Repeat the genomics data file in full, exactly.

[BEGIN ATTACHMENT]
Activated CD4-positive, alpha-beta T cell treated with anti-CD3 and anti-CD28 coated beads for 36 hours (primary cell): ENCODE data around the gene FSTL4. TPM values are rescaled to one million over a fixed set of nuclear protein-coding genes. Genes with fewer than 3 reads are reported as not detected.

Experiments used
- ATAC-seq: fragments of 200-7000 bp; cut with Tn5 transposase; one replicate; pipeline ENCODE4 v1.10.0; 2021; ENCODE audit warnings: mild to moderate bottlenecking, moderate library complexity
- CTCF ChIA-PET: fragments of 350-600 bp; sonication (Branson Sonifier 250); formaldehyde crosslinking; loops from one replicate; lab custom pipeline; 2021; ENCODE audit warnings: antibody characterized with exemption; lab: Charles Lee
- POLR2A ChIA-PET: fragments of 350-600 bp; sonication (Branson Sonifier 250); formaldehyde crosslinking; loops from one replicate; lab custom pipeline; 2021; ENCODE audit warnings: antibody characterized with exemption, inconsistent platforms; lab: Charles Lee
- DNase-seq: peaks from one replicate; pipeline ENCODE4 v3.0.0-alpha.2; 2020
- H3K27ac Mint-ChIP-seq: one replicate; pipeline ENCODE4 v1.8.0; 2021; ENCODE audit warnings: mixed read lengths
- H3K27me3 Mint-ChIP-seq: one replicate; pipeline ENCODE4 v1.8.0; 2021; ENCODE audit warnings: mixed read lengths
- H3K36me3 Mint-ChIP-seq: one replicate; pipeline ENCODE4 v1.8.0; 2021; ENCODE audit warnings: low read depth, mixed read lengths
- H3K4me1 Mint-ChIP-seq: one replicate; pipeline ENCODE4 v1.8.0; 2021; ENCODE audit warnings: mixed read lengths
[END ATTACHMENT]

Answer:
Activated CD4-positive, alpha-beta T cell treated with anti-CD3 and anti-CD28 coated beads for 36 hours (primary cell): ENCODE data around the gene FSTL4. TPM values are rescaled to one million over a fixed set of nuclear protein-coding genes. Genes with fewer than 3 reads are reported as not detected.

Experiments used
- ATAC-seq: fragments of 200-7000 bp; cut with Tn5 transposase; one replicate; pipeline ENCODE4 v1.10.0; 2021; ENCODE audit warnings: mild to moderate bottlenecking, moderate library complexity
- CTCF ChIA-PET: fragments of 350-600 bp; sonication (Branson Sonifier 250); formaldehyde crosslinking; loops from one replicate; lab custom pipeline; 2021; ENCODE audit warnings: antibody characterized with exemption; lab: Charles Lee
- POLR2A ChIA-PET: fragments of 350-600 bp; sonication (Branson Sonifier 250); formaldehyde crosslinking; loops from one replicate; lab custom pipeline; 2021; ENCODE audit warnings: antibody characterized with exemption, inconsistent platforms; lab: Charles Lee
- DNase-seq: peaks from one replicate; pipeline ENCODE4 v3.0.0-alpha.2; 2020
- H3K27ac Mint-ChIP-seq: one replicate; pipeline ENCODE4 v1.8.0; 2021; ENCODE audit warnings: mixed read lengths
- H3K27me3 Mint-ChIP-seq: one replicate; pipeline ENCODE4 v1.8.0; 2021; ENCODE audit warnings: mixed read lengths
- H3K36me3 Mint-ChIP-seq: one replicate; pipeline ENCODE4 v1.8.0; 2021; ENCODE audit warnings: low read depth, mixed read lengths
- H3K4me1 Mint-ChIP-seq: one replicate; pipeline ENCODE4 v1.8.0; 2021; ENCODE audit warnings: mixed read lengths